Frederick County residents will have several chances in November to give their opinions and get information about a state plan to reduce congestion on Interstate 270 by adding toll lanes.
Maryland’s State Highway Administration will hold four meetings next month, including two in Frederick County, for staff to provide information about the project.
The project would add lanes — likely toll lanes — to the road in an effort to reduce congestion along the busy highway that runs between Frederick and the Capital Beltway in Montgomery County.
The workshops are part of early planning activities before the start of an environmental review process under the National Environmental Policy Act, as well as a chance to review current and future traffic, road, and environmental conditions, according to an SHA release.
They’ll include an overview of the pre-NEPA and NEPA processes, and the transportation needs of the corridor from Interstate 70 in Frederick to Interstate 370, near Gaithersburg.
The two Frederick County workshops will be from 6:30 p.m. to 8:30 p.m. on Nov. 13 at Lincoln Recreation Center at Lincoln Elementary School in Frederick, 200 Madison St., and Nov. 20 at Urbana Fire Department Banquet Hall, 3602 Urbana Pike in Urbana.
Each workshop will include a brief presentation at 7 p.m.
Workshops will also be held Nov. 12 in Clarksburg and Nov. 21 in Gaithersburg.
The state’s Board of Public Works designated the project as a public-private partnership in June, meaning the toll lanes would be designed, built and operated by a private company, with the state getting some of the toll revenue.
Terry Owens, a State Highway Administration spokesman for the project, said the agency is looking to share information about the project, as well as encouraging people to come with their own proposals.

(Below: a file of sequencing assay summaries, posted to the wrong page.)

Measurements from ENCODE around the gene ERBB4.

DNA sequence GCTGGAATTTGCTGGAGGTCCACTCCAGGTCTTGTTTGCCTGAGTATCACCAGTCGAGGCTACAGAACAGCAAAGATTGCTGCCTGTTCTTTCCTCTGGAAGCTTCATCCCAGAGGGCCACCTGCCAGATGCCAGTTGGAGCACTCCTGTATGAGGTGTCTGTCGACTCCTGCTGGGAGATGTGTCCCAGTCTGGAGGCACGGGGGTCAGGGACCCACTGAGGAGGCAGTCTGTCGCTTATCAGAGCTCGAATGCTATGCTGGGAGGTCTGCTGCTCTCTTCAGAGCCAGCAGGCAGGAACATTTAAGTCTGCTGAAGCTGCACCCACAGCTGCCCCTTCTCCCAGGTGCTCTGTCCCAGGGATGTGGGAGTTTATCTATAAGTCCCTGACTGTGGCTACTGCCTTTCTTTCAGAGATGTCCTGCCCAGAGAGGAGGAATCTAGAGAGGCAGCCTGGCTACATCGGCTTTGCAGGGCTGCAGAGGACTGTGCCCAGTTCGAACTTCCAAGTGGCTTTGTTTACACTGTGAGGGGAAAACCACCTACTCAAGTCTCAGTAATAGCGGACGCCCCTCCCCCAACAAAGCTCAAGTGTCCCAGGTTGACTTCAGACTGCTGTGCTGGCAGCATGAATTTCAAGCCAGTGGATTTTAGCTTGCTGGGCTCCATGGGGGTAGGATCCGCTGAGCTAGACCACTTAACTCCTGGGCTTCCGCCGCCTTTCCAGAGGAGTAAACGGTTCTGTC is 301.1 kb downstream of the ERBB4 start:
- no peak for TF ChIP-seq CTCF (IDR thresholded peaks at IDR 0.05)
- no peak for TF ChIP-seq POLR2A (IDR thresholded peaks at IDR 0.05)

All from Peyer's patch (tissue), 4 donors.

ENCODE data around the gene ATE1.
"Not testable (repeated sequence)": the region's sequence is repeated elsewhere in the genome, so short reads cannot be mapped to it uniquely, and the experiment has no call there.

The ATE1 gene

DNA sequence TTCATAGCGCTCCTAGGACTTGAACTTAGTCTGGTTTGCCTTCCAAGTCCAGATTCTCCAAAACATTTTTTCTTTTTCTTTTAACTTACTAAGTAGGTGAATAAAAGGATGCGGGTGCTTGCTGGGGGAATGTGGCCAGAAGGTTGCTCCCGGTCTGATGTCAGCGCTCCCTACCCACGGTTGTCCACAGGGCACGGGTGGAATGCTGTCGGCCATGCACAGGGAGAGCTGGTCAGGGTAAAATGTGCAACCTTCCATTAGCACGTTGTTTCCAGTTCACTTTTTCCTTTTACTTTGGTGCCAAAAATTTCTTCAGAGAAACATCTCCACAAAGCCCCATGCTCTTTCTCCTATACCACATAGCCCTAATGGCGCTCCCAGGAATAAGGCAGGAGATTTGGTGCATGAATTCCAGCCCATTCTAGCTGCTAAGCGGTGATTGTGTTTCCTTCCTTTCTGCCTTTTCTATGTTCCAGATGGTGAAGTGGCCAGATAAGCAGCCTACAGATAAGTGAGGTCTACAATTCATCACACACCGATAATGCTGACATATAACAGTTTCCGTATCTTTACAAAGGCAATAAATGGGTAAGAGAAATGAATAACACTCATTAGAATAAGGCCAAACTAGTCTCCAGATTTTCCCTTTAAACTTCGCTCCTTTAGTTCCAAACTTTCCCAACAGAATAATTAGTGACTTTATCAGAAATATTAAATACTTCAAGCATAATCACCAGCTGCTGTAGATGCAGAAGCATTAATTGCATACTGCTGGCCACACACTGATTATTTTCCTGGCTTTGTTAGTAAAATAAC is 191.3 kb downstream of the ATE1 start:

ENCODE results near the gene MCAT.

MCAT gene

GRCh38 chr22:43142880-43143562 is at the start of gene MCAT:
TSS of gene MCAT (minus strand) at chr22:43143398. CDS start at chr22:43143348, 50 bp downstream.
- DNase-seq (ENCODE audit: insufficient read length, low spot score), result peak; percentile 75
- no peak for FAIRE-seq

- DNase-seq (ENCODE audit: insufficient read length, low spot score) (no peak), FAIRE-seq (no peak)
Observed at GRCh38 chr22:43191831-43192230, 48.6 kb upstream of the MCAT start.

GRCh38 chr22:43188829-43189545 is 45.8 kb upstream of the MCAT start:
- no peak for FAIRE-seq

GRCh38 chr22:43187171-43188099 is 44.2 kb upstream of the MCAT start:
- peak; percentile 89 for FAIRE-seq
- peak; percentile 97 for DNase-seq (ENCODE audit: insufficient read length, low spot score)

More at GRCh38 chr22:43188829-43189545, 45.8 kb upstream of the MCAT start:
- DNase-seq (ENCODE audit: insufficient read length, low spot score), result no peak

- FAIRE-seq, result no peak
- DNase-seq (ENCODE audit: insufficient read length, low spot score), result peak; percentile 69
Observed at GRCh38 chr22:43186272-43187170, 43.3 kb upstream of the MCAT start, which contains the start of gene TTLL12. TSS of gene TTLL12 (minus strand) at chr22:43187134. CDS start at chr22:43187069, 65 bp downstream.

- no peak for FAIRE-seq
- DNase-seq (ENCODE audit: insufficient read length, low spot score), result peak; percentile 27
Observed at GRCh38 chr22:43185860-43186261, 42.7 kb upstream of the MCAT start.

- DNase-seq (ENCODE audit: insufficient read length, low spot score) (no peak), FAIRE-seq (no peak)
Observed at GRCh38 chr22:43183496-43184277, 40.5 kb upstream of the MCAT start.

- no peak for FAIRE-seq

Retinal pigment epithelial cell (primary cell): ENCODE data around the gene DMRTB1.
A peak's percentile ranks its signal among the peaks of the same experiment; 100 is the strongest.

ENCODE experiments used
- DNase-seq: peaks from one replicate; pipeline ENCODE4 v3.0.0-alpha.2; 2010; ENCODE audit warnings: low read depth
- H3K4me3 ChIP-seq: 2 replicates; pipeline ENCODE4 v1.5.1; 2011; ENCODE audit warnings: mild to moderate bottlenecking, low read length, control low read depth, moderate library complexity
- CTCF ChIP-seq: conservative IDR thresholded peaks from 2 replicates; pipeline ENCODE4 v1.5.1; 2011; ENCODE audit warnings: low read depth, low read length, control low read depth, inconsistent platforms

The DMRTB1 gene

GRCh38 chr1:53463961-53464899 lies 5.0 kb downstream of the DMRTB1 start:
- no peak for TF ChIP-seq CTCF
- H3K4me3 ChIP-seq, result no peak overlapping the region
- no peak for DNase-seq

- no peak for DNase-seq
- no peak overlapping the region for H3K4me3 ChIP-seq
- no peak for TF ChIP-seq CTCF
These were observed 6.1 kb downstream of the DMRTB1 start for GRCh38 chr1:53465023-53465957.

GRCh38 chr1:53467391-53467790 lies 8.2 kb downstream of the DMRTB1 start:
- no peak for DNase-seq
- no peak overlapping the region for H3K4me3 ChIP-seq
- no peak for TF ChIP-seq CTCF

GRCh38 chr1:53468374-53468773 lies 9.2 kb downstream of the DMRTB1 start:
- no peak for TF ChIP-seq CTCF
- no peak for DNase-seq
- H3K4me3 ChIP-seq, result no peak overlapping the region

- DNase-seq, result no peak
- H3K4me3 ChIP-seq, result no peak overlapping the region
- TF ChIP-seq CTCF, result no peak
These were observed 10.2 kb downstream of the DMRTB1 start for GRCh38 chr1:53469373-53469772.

“We’re looking for ideas as we try to find solutions for traffic congestion,” Owens said.
He encouraged people to visit the website for the program for information before the meetings.
The NEPA is a federal law that requires federal agencies to do studies to make sure proper consideration is given to projects that could affect the environment. The Federal Highway Administration is working with the state on a managed lane study for the project.
The pre-NEPA activities include identifying the project’s purpose and need, developing a range of alternatives, reviewing current and future traffic volumes and environmental conditions, and engaging the public.
Owens said they expect the pre-NEPA process to take about a year to finish.
Under the state’s current plan, the bottom section of I-270, from near Shady Grove to Interstate 495, would be built first. The section from I-370 to I-70 would follow.
State Del. Ken Kerr (D-Frederick), whose district includes the upper portions of I-270 in Frederick County, said he hasn’t heard a lot about I-270 from his constituents, but many of those he has heard from are losing patience with the lack of progress along I-270 and would like to see something done.
Kerr said he would like to see more emphasis on transit to get more cars off the road rather than making the road larger.